Trademarks can be tricky issues, and can create a whole lot of confusion both in the law and for consumers. Where is the line drawn between what is a trademark and what isn’t? When does a term or phrase switch from being a trademark to being considered “generic”? What happens when a term is perched precariously in both camps? We can take a deeper dive into these complex issues by examining a contemporary case: Who has the rights to Bitcoin?
When is Something “Generic”?
Genericism occurs when a word or term comes to stand for a good or service as a whole, rather than a specific brand. Such terms that have had their trademark canceled include aspirin, escalator, kerosene, laundromat and trampoline, with each of these formerly unique product names having morphed into an entire product category. Once a term is deemed generic, anyone can use it.
Who Owns Bitcoin?
The ownership of the Bitcoin trademark is a contentious issue, as there are at least 88 filed trademark applications that contain the word ‘Bitcoin’, 37 of which are active. The word is considered a generic currency term like ‘dollar’ and ‘euro’ so anyone can currently use it. However, the holding company of collapsed virtual currency exchange Mt. Gox is looking to sell the ‘Bitcoin’ trademark. So can they even do so? Or has the term already slipped too far into the public domain?
The aforementioned sale could prove problematic for any buyer, as they would have to demonstrate that the word “Bitcoin” wasn’t in common circulation prior to the initial trademark, and be sure to use it appropriately going forward so that the trademark does not default to “abandoned” and lose validity. A mysterious user by the name of Satoshi Nakamoto is credited with first using the term in 2009 in a paper detailing the secure transaction technology now ubiquitously known as “blockchain” so it was certainly in circulation, to some extent, before the initial trademark acquisition date in 2011. Proving exactly how much so could be a tricky endeavor, and could potentially deter interested buyers from going after the domain.
The Bitcoin Trademark
Because “Bitcoin” was relatively new at the time of the 2011 trademark, it’s possible that a trademark was erroneously given before regulators were familiar with it. The Mt. Gox team stated early on that they claimed the trademark in order to “oppose opportunists around the world from trademarking the concept and term ‘Bitcoin’”. They close their note by saying that they will continue to allow free use of the trademark, for commerce or non-profit. But perhaps it should have been classified as “generic”—as we now understand it to be—all along.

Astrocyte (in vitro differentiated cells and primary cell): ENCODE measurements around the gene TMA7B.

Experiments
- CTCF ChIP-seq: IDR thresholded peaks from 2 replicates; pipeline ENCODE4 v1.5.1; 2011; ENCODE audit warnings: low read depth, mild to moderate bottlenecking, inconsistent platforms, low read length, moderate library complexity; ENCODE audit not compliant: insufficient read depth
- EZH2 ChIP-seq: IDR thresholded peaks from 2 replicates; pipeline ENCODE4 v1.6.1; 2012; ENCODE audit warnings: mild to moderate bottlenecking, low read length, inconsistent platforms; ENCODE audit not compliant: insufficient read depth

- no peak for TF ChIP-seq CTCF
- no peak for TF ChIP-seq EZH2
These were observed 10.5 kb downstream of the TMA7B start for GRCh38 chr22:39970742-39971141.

The Importance of Trademark Protection
It certainly doesn’t help the situation when the word is being regularly used and reused without repercussions. If no one is enforcing the trademark from the get-go, it becomes much more challenging to protect it later on. This is part of what makes the whole Bitcoin trademark ordeal such a fiasco. It also devalues the product itself, as no one is monitoring its use and guaranteeing quality of service.
This is especially a problem if you want to, say, sell your trademark in the future. Or even to just protect against fraudulent uses of your trademark down the line. If you have a trademark, you need to defend it, or you risk ending up in the same predicament that Mt. Gox finds themselves in now.
Trademark law can be difficult to navigate, especially with ambiguous cases of “ownership” as we’re seeing with Bitcoin. Just because you trademark something now, doesn’t mean that trademark will hold up if your brand name falls into the common vernacular; however, that shouldn’t stop you from fighting tooth and nail now to protect your brand name and image proactively.
Protecting your trademark is a critical step for any brand. Read on for some trademark best practices.
Photo Credits: Shutterstock / Igor Batrakov, Shutterstock / Slavko Sered, Shutterstock / Ink Drop